It’s actually part of the problem. Online dating is especially tough on older women, even though more than1/3 of marriages today start via online dating. Men’s desirability peaks at 50; women’s peaks at 18. (Which is part of why I do not do much online dating.) It’s particularly important for older women to be more assertive when it comes to dating and relationships, and also in terms of safeguarding our financial security throughout our lives, so that we never feel we need to find a man for economic reasons.

So how do you meet men?

First, let me explain that I’m a heterosexual woman, so my views reflect that perspective, but feel free to change the genders here, because I think this advice holds true overall. Men (or potential partners) are everywhere. On the sidewalk, at coffee shops, in yoga, at the airport. You just have to start seeing them. And when you see someone you like, have the guts to introduce yourself, get their contact information, ask them out, and remain unfazed by rejection. Men start learning these skills at 15; most women are never taught how to do this. But if you want to fill your life with interesting people, you need to put yourself out there on a daily basis, which is what I did and still do.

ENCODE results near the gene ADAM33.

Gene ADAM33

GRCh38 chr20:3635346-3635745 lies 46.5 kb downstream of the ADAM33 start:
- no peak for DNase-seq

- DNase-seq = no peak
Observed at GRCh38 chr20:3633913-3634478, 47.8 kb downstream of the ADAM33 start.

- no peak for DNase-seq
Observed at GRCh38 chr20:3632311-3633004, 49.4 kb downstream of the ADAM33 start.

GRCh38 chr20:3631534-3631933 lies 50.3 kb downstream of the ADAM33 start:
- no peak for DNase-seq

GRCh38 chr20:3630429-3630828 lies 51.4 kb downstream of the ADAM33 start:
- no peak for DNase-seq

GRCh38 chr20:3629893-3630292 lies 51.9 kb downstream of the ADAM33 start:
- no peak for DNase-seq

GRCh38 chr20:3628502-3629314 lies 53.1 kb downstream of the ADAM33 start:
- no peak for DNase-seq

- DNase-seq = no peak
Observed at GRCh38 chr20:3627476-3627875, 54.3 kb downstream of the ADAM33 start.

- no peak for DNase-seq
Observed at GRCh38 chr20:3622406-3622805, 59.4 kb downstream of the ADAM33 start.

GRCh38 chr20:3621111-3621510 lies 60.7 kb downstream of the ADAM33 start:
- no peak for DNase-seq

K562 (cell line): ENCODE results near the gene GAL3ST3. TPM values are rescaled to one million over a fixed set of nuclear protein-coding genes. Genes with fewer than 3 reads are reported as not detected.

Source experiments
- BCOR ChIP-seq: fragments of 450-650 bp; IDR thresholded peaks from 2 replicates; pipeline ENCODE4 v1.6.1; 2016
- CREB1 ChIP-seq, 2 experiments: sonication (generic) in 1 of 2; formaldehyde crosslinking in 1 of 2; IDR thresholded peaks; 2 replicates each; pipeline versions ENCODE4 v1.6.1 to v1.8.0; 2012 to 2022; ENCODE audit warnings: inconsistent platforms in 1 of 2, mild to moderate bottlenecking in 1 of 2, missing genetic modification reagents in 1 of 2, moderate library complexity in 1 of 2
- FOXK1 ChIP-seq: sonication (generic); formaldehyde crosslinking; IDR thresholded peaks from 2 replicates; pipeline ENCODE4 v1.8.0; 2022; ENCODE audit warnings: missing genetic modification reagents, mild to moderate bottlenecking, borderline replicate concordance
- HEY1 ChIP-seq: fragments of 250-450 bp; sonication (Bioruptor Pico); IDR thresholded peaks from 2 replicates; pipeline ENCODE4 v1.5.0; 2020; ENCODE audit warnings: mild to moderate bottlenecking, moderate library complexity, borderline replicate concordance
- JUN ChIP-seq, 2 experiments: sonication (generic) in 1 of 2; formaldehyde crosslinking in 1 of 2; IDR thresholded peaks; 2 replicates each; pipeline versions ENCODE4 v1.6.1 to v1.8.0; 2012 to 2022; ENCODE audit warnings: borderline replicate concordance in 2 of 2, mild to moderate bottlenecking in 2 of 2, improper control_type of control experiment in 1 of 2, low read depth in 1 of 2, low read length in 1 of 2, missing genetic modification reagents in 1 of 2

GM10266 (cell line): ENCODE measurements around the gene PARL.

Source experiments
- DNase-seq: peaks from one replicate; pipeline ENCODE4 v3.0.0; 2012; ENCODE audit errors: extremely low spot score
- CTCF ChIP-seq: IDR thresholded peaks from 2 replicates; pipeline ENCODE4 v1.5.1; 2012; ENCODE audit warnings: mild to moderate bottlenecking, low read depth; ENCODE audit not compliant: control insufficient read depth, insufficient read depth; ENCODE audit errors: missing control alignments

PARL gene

Part of your story is that you dated younger men. How did this evolve?

Society’s rulebook says that a woman who gets divorced at 50 needs to get remarried as soon as possible. I thought this was a depressing and absurd reaction. Instead, I did what older men do: I bought a sports car, I started dressing younger, and I started dating much younger partners. And you know what? One of my naked truths was discovering that this formula worked for me – exactly as it has worked for older men for centuries. I also discovered that it’s only very confident, interesting, attractive younger men who have the courage to go out with an older woman. Ironically, younger men made me feel appreciated BECAUSE I was older and wiser and more experienced sexually than women their age. The bottom line is that older women need to widen our dating pool – in the exact same ways older men do. We need to date older AND younger, and seek partners outside the traditional ethnic/ educational/ economic constraints we used when we were looking for “mates” in our 20s and 30s. As a 50 year old divorcee, for the first time I approached men like a buffet – taking what I wanted – without worrying at all about how to please a man or be valuable to him or to follow society’s rules about women and relationships. And it worked.